The present study is an attempt to understand the association (if any) between methylation of MTHFR promoter region and RMs in light of folate, Vitamin B12, and homocysteine levels, and MTHFR C677T status.

 Methods



The participants (RM cases and controls) were recruited from Department of Obst and Gynae Lady Hardinge Medical College and Smt. Sucheta Kriplani hospital, New Delhi. The case group comprised of 85 nonpregnant women with three or more consecutive unexplained pregnancy losses before 24 weeks of gestation. To rule out for RM cases with explained reasons, all the women with recurrent pregnancy losses were subjected to antiphospholipid antibodies workup, lupus anticoagulants, β-microglobulin test, glucose tolerance test (GTT), ultrasonography for ruling out for uterine anomalies, polycystic ovaries, antral follicle count for ovarian reserve, hysterosalpingography/hysteroscopy for ruling out uterine anomaly, and intrauterine adhesions. Further, dilated test for ruling out cervical incompetence, hormonal profile including day 2 follicle-stimulating hormone, luteinizing hormone, prolactin, and thyroid profile test were performed. Premenstrual endometrium biopsy for ruling out tuberculosis is also performed. The period of gestation of RM cases ranged from 5 to 14 weeks (mean gestation; 7.52 weeks ± 2.19). RM case group comprises of 92.19% of the women with miscarriage before 12 weeks of gestation (early miscarriage). The control group comprised of 121 nonpregnant women with two or more consecutive normal successful pregnancies and were matched for age, geography, social class, and ethnicity. The controls were healthy parous women who had presented to the hospital for tubal ligation. Ethical clearance was obtained from Ethical committee, Lady Hardinge Medical College and Smt. Sucheta Kriplani hospital, New Delhi.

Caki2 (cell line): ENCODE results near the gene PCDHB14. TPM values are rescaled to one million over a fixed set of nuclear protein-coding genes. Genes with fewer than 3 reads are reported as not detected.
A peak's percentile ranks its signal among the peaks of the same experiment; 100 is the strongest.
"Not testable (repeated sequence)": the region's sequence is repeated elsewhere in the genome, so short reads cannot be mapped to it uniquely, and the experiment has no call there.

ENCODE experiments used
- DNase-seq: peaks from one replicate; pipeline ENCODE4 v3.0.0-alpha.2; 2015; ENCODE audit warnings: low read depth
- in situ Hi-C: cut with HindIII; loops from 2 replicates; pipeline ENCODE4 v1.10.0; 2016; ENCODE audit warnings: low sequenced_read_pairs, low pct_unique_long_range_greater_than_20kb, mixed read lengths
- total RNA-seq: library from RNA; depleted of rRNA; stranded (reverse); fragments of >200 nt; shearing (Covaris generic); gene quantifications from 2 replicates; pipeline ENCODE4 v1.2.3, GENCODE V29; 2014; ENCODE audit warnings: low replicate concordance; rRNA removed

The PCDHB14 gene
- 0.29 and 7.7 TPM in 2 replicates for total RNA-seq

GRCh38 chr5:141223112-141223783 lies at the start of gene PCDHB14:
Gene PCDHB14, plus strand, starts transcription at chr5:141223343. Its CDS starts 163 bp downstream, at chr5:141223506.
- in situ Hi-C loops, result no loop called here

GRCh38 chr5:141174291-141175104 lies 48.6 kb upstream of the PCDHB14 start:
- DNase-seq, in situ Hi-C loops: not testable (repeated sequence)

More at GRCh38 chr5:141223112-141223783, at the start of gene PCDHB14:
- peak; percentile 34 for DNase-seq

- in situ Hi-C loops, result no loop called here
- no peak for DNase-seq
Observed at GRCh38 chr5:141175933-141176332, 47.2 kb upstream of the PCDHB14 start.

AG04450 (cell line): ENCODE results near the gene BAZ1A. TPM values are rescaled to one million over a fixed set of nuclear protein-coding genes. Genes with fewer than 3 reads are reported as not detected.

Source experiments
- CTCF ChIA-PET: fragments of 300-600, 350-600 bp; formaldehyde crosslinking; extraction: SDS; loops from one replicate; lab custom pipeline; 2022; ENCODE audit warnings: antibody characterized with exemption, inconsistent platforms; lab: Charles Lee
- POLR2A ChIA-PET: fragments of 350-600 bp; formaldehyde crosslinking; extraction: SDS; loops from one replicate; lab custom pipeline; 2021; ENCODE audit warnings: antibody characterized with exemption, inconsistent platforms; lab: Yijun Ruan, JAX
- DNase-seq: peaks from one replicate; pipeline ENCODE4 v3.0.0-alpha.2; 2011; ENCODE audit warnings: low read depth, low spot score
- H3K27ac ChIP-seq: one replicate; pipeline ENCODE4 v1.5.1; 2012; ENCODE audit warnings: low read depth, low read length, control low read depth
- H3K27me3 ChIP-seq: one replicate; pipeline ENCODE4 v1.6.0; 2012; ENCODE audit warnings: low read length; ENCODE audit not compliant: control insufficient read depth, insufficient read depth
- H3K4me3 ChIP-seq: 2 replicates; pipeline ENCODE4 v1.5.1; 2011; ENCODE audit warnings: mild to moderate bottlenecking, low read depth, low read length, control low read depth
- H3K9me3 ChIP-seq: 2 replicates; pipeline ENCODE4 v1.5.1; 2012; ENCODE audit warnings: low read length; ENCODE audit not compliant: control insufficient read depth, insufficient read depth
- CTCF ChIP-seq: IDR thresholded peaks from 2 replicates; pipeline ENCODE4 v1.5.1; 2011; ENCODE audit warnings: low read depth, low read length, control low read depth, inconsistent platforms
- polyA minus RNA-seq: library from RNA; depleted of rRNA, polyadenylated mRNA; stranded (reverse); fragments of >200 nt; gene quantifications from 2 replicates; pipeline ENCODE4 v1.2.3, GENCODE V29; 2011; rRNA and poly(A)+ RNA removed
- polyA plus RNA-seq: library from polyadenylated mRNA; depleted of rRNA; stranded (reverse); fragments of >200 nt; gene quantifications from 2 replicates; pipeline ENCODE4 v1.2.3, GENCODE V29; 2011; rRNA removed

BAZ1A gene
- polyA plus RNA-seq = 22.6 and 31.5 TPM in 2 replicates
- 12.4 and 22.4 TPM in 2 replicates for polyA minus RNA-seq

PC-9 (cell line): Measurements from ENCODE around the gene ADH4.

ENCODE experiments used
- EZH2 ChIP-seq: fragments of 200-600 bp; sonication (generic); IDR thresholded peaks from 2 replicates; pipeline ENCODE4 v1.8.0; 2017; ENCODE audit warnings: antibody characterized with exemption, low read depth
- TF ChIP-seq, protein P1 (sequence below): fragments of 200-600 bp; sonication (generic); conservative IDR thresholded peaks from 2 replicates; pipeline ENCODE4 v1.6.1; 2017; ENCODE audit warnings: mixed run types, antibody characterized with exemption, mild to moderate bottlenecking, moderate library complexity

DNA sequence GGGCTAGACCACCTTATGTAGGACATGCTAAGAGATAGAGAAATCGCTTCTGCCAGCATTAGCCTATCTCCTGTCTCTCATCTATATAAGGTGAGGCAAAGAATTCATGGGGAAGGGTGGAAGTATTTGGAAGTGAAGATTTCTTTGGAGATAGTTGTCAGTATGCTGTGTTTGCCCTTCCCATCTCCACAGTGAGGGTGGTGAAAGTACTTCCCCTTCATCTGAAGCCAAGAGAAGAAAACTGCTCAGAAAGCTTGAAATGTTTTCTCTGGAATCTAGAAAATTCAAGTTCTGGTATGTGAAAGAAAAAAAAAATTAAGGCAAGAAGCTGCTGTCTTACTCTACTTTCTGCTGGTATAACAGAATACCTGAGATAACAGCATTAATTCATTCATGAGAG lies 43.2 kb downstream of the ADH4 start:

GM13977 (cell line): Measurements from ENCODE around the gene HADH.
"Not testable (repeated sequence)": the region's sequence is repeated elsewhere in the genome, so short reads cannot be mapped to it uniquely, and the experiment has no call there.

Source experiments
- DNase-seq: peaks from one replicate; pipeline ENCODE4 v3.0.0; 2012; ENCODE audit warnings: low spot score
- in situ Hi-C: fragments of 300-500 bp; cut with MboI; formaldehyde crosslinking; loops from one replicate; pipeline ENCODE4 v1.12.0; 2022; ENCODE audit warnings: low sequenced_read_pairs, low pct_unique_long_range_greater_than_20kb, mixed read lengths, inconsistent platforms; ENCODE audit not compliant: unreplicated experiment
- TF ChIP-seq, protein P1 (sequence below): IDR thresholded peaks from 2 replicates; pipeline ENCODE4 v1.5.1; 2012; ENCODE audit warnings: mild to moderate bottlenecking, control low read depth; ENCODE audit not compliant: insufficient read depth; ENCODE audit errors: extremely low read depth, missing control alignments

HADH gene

After obtaining informed written consent, 5 ml fasting intravenous blood sample was drawn from each woman and was subjected to serum folate, Vitamin B12, and plasma homocysteine level estimations using Immulite 1000 instrument (Siemens- Diagnostic- Products, and Flanders, NJ, USA) based on chemiluminescence. The buffy coat was subjected to DNA isolation [9] followed by MTHFR C677T detection.[10] The cutoffs for HHcy, serum folate, and Vitamin B12 deficiencies used were ≥15 umol/L, ≤3 ng/ml, and ≤220 pg/ml, respectively.[11] The genomic DNA was subjected to bisulfite conversion using Qiagen bisulfite conversion kits (EpiTect bisulfite kit, Qiagen, Hilden, Germany) for the analysis of MTHFR gene allele-specific methylation status among cases as well as controls. The primers were designed as per the protocol given by Khazamipour et al.,[12] specific for methylated and unmethylated regions of 1st CpG island in MTHFR promoter region. Genotyping of polymerase chain reaction products revealed two bands for methylated and unmethylated (MU) for heterozygous condition and one each for methylated homozygous and unmethylated homozygous condition, i.e., MM and UU, respectively.

 Results



In the present study, MTHFR gene-specific methylation of 85 RM cases and 121 controls was done. Further, distribution of methylated and unmethylated alleles was observed among RM cases and controls with respect to the MTHFR C677T genotypes, HHcy, Vitamin B12 deficiency, and folate deficiency.

The selected locus was found to be polymorphic in the studied women, wherein the methylated allele in homozygous state (MM) was found to be absent among control group as compared to a very low frequency (1.18%) among RM cases [Figure 1]. Further, the frequency of MU genotype was higher (32.94%) in RM cases compared to controls (12.40%). These observed differences with respect to the distribution of methylated allele are found to be statistically significant (P = 0.0002). Further odds ratio (OR) analysis revealed more than 3-fold significant increased risk of methylated allele in single dose for RM (OR = 3.66 [1.81–7.39]).{Figure 1}